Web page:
Today’s POP RESCUE from a fate unknown, is the seventh Roxy Music album titled Flesh And Blood from 1980. With CDs still being new technology, the album dates from 1980, but it wasn’t released on CD until 1983. Is this album a Strange Delight, or just a Bloody mess? Read on…
This is my first Roxy Music album listen, so I’ve no idea if I’m going to enjoy this. I like a few of their bigger hits.
The 10 track album opens with the Wilson Picket-penned hit, In The Midnight Hour. This was released as the fourth and final single from the album, but only in the US. This track opens with a mixture of guitars, and a slightly robotic countdown into this classic track. This is a fairly tame rendition of this song, and feels a bit of an odd choice for Roxy Music and as an opening song.
Oh Yeah is up next, the first single from the album, with it’s great piano and guitar riff, that I wouldn’t be surprised to hear having been sampled by countless other acts. The song starts gently, with Bryan Ferry‘s vocals leading it into the more up-beat chorus that sings about themselves – ‘there’s a band playing on the radio with a rhythm of rhythm guitars they’re playing ‘oh yeah’ on the radio’. It’s a great little pop song.
Next up is third single Same Old Scene, which opens with some really nice synths that lend it a disco meets trance sound in a few places. This is a catchy song, broken up momentarily by obligatory 80s saxophone, which helps to lead the song out to the end.
The album title track is up next, Flesh And Blood, which opens with some growling guitars before being joined by some synths and a nice clean 80s beat. It’s quite a simple song musically, and the two chord guitar riff carries the song perfectly alongside Bryan’s vocals.
Up next is My Only Love, the longest track on the album at 5m 16s. It opens with piano and bassline, giving Bryan a 50 second intro before he comes in with vocals. This feels like a fairly downbeat song, and could have perhaps had up to a minute shaved off it.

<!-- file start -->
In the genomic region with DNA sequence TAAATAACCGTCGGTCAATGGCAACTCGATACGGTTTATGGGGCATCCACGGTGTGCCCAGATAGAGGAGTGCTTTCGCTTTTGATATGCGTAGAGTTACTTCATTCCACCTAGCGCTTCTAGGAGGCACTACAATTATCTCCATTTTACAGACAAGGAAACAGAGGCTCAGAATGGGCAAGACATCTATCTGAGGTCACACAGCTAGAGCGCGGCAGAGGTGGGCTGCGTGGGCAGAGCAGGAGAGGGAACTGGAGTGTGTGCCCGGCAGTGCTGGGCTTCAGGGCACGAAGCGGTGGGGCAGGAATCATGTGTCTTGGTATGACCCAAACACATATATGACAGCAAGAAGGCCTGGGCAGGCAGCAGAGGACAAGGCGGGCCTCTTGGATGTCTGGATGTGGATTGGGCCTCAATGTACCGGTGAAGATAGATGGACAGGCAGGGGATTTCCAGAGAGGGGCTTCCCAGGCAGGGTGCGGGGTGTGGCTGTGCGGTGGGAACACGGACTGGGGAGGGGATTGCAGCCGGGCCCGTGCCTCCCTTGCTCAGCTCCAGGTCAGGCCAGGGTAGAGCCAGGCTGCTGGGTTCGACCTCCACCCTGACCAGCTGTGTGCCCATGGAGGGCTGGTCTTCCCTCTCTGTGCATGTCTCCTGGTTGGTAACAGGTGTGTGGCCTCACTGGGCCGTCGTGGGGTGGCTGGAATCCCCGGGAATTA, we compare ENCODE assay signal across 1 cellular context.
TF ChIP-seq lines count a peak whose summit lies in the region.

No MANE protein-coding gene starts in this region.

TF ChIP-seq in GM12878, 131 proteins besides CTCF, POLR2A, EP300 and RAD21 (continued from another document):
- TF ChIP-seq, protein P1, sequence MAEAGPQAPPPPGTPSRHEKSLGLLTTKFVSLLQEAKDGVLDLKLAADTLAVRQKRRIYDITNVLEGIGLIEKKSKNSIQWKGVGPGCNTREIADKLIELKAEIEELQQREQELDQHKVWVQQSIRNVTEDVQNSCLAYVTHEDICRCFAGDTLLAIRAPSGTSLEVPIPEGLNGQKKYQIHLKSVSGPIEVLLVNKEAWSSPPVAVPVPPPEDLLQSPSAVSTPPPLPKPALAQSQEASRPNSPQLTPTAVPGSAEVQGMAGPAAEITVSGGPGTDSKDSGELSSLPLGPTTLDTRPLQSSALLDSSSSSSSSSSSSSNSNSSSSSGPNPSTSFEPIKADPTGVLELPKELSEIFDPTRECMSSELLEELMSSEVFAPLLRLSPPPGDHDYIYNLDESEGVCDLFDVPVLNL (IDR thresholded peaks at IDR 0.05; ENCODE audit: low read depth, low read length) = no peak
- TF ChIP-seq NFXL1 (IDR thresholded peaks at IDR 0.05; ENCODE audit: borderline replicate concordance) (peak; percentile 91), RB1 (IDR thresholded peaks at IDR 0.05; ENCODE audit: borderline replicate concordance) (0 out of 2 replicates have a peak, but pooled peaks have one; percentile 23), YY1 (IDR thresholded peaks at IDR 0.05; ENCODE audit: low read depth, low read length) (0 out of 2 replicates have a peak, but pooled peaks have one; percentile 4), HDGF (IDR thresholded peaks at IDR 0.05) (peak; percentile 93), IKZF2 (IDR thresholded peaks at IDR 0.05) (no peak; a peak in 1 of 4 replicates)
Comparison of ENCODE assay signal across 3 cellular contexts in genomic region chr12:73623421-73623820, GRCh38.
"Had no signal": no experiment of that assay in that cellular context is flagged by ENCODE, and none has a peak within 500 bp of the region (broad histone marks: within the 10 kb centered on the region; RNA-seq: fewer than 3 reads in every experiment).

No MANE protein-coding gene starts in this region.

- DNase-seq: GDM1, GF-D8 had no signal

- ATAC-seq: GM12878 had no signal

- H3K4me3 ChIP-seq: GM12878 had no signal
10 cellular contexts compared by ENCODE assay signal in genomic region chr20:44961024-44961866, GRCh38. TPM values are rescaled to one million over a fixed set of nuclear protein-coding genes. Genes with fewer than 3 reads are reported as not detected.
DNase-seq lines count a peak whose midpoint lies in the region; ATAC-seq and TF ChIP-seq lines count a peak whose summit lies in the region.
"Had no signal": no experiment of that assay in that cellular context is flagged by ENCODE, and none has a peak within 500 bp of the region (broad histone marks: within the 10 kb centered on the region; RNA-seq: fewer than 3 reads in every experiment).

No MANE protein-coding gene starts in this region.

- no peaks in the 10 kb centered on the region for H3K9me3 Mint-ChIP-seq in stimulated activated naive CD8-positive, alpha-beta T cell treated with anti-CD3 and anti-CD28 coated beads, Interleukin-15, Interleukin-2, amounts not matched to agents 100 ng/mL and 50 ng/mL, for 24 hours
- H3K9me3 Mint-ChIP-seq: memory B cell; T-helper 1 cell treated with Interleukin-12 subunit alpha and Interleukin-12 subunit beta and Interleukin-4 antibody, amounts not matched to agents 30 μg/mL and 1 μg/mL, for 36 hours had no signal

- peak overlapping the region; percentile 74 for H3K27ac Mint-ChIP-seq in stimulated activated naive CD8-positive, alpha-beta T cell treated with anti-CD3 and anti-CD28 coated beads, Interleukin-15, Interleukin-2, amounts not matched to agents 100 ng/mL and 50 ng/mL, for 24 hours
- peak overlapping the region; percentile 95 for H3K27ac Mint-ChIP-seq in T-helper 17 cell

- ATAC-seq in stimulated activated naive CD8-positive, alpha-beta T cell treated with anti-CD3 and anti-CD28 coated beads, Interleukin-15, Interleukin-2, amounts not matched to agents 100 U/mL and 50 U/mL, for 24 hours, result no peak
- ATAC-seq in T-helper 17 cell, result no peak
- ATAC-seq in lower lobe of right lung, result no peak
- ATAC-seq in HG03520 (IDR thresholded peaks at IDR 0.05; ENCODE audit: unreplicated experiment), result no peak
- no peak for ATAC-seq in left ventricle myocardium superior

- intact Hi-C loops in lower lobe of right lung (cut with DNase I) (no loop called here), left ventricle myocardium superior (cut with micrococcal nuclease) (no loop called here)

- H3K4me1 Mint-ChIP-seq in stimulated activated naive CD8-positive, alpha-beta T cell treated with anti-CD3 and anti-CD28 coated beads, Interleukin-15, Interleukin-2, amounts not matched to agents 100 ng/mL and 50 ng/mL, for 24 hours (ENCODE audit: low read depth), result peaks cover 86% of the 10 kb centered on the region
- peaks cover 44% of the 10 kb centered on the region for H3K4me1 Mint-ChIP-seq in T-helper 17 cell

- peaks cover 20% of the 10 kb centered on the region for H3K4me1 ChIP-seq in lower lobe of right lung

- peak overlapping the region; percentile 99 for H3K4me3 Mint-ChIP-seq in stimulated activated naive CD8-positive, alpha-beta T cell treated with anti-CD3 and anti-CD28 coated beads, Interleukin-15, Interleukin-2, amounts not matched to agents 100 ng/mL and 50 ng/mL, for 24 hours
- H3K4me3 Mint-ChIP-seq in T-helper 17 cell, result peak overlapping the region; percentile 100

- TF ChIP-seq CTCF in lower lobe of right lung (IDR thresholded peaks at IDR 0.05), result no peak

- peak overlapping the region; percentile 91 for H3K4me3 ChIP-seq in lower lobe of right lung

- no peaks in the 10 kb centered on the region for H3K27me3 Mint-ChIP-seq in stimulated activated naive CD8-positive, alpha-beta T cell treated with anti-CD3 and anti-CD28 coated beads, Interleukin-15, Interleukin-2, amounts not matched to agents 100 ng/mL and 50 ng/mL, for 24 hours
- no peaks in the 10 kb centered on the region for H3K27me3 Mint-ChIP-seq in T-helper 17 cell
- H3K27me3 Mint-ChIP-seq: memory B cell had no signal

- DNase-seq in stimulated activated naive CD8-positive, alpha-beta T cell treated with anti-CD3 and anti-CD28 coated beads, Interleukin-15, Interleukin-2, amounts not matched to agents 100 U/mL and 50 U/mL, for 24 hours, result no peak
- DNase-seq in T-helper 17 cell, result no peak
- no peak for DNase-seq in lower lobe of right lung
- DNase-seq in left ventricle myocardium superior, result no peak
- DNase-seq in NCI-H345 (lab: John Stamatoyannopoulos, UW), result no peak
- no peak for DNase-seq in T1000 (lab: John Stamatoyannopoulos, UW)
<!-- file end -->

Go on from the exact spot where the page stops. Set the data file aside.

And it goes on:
Sixth track Over You was the lead single from this album in May 1980, kicking off with bass and guitars – this is a really catchy song. It flows easily, and the Bryan’s vocals suit it perfectly. Obligatory 80s saxophone is back courtesy of band member Andy MacKay.
Next up is a cover of The Byrds‘ 1966 track Eight Miles High has a great tempo, beat, and funky bass line, and the song’s outtro is a nice mixture of vocal effects. This version feels less bass led than the original, but not as tightly sung – this one feels like it drifts a bit.
This ushers in a synth led Rain Rain Rain with a slow pace. It’s musically and vocally a fairly simple track that kind of just chugs its way through Bryan’s lyrics about getting high, ending abruptly.
Up next is penultimate track No Strange Delight, which builds up musically, particularly when the piano and oboe arrive (the latter really helping to add a somewhat alien sound to this song). The bassline funks out the song right to the end as the keyboards, piano, and oboe escalate up with the drums.
The tenth and final track of this album is Running Wild. It opens with bass and guitars, which are soon joined by piano and organ. Bryan’s vocals are strong here, perhaps the strongest on this album. This song naturally feels like an album closing track, as it builds and then gradually closes.
This album is an interesting mixture of styles – upon original release in 1980, it would have been right on the chart cusp of keyboard/synth charting songs, and yet it also manages to carry a fair amount of ‘real’ musicianship through it’s dependence on more intricately played rock guitars and drums, and that funky bass – all of which is played slickly, and seemingly with great ease.
There’s pretty much nothing here to dislike, but it does manage to deliver a couple of less interesting tracks (Eight Miles High, and My Only Love).
- POP RESCUE 2015 RATING: 4 / 5
- 1980 UK CHART POSITION: #1, certified Platinum.
- POP RESCUE COST: £4.40 from an eBay seller.